In any case, Hassan was instructed at Calais – perhaps by the open-border NGOs which operate there – how to nix the British immigration system. And so he arrived in the UK illegally in the back of a lorry. And when the British state did eventually catch up with him this is what happened. Over to the Times:

‘As part of his questioning by the Home Office in Croydon in January 2016, Hassan was asked: “Have you previously or are you part of a terrorist group, for example Isis?”

According to notes taken by a worker at the hostel, who attended the interview, Hassan replied: “Yes, I was recruited by Isis for three months. They trained us on how to kill and it was all religious based.”

Asked how he got away, Hassan said: “Iraqi soldiers came into the Isis territory and told everyone to go and some of the children stayed, some died and some went back to their families.”

When he was asked if Isis sent him to Europe to work for them, Hassan said: “No.”

Instead of getting Hassan out of the country ASAP, the UK continued to do everything it could for him, including finding him a school place and placing him with a foster family to whom they forgot to mention the Isis stuff.

Fortunately only the detonating device on Hassan’s bomb went off. It failed to trigger the full device. As a result some 30 people had their hair singed, or were wounded in the panic and many more terrified – including the many school children on that train on their way to morning classes. It is only thanks to a slight flaw in Hassan’s bomb-making skills that are we not now mourning (or singing ‘Don’t look back in anger’ over) another 30 or so dead British children.

Can anyone else see the problem here? The British state currently has to find a reason to explain why saying ‘Allah is gay’ is a fundamental assault on British values, but admitting to being a trained member of Isis is not. It has to explain why approaching the borders legally can lead to expulsion but breaking into the country illegally cannot.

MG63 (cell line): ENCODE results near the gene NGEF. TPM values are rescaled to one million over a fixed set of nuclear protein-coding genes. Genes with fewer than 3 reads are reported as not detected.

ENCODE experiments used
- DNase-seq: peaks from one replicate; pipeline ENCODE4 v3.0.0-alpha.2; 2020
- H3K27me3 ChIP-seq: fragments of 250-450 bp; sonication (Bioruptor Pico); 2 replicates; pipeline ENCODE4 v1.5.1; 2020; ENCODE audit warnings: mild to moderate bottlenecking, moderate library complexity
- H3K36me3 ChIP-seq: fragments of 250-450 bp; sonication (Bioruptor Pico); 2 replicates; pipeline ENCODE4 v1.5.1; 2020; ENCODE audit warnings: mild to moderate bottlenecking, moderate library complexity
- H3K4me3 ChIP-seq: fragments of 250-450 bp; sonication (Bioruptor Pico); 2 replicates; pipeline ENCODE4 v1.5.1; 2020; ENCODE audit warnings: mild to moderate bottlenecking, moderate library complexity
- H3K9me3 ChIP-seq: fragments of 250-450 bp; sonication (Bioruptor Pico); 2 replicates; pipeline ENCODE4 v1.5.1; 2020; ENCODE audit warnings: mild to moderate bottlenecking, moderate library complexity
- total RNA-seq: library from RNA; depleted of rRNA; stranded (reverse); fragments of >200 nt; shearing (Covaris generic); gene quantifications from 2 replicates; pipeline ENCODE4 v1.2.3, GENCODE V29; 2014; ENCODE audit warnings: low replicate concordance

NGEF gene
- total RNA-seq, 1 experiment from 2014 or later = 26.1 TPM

Of course what this is is the enforcement of what one might call ‘Rowley-ism’, after the Metropolitan Police’s former assistant commissioner Mark Rowley. It was he who last month embedded the idea that the UK faces an equally balanced challenge: Islamist extremism on the one side, far-right extremism on the other. In order to sustain this equation it appears that for the time-being one must draw a moral equivalence between Muslims who blow things up and non-Muslims who do not, but have mean views. And an equivalence between Muslims who call for murder and non-Muslims who do not. Officials (retired and serving) at the borders, in the police force or in Parliament, who think that this will prove a formula for societal security and harmony can have no idea of the trouble they are storing up for some later date.